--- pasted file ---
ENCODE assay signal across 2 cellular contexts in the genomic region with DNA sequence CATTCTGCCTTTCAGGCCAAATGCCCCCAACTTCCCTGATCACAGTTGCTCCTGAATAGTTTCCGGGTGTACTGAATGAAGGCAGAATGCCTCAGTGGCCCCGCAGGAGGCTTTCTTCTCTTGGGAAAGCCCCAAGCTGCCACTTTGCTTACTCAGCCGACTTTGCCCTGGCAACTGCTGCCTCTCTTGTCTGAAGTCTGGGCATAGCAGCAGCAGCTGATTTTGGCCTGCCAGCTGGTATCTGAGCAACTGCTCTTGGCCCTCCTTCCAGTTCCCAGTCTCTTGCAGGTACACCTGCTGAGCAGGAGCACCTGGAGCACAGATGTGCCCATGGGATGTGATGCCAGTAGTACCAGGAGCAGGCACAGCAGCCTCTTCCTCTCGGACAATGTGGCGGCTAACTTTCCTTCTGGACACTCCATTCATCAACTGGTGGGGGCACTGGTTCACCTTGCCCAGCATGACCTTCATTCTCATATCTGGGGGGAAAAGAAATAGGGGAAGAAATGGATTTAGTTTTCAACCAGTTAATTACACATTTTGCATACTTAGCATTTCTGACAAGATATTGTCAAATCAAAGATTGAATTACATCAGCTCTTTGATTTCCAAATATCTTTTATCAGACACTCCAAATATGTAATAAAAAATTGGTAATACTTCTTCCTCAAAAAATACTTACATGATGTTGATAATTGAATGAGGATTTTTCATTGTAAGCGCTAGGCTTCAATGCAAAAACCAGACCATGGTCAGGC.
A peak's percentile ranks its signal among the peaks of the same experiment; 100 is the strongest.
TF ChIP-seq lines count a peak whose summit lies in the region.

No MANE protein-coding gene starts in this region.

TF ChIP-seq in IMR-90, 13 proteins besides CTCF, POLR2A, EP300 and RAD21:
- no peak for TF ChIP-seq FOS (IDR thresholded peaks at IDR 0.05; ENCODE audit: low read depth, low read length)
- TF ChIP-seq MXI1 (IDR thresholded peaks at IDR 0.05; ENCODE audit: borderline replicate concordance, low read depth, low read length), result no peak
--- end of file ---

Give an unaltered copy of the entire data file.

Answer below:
ENCODE assay signal across 2 cellular contexts in the genomic region with DNA sequence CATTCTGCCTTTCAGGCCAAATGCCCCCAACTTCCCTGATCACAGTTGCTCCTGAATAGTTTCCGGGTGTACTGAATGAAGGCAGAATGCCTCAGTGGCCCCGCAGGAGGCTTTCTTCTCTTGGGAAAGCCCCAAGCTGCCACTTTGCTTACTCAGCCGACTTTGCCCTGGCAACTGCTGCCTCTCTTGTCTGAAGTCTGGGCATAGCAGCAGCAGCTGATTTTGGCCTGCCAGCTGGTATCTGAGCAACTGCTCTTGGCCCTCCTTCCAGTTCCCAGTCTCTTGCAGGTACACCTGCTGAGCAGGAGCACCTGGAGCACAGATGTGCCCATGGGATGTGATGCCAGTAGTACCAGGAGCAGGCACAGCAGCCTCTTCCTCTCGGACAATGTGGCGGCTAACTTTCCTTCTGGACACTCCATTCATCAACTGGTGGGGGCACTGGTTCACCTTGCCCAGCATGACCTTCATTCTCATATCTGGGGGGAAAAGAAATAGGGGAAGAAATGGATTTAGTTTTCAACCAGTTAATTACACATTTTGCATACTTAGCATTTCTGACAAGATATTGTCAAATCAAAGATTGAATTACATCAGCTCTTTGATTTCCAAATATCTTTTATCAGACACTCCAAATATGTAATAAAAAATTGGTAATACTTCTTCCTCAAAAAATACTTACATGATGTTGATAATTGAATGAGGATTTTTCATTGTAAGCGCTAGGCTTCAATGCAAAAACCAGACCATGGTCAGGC.
A peak's percentile ranks its signal among the peaks of the same experiment; 100 is the strongest.
TF ChIP-seq lines count a peak whose summit lies in the region.

No MANE protein-coding gene starts in this region.

TF ChIP-seq in IMR-90, 13 proteins besides CTCF, POLR2A, EP300 and RAD21:
- no peak for TF ChIP-seq FOS (IDR thresholded peaks at IDR 0.05; ENCODE audit: low read depth, low read length)
- TF ChIP-seq MXI1 (IDR thresholded peaks at IDR 0.05; ENCODE audit: borderline replicate concordance, low read depth, low read length), result no peak